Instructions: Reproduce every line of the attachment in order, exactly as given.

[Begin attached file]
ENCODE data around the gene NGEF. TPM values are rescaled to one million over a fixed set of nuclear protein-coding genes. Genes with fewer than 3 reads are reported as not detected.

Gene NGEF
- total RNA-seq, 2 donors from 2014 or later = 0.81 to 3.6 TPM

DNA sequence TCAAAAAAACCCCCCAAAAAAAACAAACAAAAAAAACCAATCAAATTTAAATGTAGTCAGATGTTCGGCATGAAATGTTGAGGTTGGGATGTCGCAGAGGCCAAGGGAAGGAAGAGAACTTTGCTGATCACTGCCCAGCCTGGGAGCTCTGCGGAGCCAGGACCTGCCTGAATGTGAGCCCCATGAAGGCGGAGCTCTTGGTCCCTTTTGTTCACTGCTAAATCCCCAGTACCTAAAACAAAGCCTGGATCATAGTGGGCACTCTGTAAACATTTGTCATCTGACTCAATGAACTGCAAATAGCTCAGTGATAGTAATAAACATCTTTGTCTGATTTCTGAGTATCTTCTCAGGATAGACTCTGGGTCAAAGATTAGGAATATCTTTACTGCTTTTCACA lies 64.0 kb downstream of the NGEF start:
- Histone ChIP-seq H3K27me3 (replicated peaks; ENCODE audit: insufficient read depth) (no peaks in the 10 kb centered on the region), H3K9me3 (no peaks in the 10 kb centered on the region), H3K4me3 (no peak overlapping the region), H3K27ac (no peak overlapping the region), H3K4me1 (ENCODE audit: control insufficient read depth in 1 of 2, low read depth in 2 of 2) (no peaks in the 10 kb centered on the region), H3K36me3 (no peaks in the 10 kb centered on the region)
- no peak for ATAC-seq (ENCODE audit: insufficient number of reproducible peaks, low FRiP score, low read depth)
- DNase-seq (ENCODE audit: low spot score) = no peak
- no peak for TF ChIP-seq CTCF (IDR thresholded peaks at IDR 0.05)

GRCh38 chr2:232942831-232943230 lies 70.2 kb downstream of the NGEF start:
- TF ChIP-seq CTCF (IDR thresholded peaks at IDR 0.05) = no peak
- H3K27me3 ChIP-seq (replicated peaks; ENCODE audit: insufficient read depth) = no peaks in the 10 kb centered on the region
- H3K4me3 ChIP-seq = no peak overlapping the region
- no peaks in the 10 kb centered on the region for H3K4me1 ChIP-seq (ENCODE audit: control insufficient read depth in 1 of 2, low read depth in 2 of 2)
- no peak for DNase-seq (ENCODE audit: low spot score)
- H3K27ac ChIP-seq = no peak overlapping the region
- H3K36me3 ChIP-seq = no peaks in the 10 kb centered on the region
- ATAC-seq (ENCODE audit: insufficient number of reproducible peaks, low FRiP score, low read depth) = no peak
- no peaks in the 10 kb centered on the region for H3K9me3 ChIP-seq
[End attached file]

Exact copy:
ENCODE data around the gene NGEF. TPM values are rescaled to one million over a fixed set of nuclear protein-coding genes. Genes with fewer than 3 reads are reported as not detected.

Gene NGEF
- total RNA-seq, 2 donors from 2014 or later = 0.81 to 3.6 TPM

DNA sequence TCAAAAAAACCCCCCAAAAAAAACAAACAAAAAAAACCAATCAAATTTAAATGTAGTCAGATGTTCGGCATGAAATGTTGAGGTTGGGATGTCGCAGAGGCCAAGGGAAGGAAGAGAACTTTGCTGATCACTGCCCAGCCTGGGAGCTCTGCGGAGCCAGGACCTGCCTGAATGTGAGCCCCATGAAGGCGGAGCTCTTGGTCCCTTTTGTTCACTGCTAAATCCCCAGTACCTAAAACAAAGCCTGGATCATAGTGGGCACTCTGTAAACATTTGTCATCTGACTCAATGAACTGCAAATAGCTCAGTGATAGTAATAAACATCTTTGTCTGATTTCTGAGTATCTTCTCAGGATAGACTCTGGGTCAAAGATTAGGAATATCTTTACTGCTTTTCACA lies 64.0 kb downstream of the NGEF start:
- Histone ChIP-seq H3K27me3 (replicated peaks; ENCODE audit: insufficient read depth) (no peaks in the 10 kb centered on the region), H3K9me3 (no peaks in the 10 kb centered on the region), H3K4me3 (no peak overlapping the region), H3K27ac (no peak overlapping the region), H3K4me1 (ENCODE audit: control insufficient read depth in 1 of 2, low read depth in 2 of 2) (no peaks in the 10 kb centered on the region), H3K36me3 (no peaks in the 10 kb centered on the region)
- no peak for ATAC-seq (ENCODE audit: insufficient number of reproducible peaks, low FRiP score, low read depth)
- DNase-seq (ENCODE audit: low spot score) = no peak
- no peak for TF ChIP-seq CTCF (IDR thresholded peaks at IDR 0.05)

GRCh38 chr2:232942831-232943230 lies 70.2 kb downstream of the NGEF start:
- TF ChIP-seq CTCF (IDR thresholded peaks at IDR 0.05) = no peak
- H3K27me3 ChIP-seq (replicated peaks; ENCODE audit: insufficient read depth) = no peaks in the 10 kb centered on the region
- H3K4me3 ChIP-seq = no peak overlapping the region
- no peaks in the 10 kb centered on the region for H3K4me1 ChIP-seq (ENCODE audit: control insufficient read depth in 1 of 2, low read depth in 2 of 2)
- no peak for DNase-seq (ENCODE audit: low spot score)
- H3K27ac ChIP-seq = no peak overlapping the region
- H3K36me3 ChIP-seq = no peaks in the 10 kb centered on the region
- ATAC-seq (ENCODE audit: insufficient number of reproducible peaks, low FRiP score, low read depth) = no peak
- no peaks in the 10 kb centered on the region for H3K9me3 ChIP-seq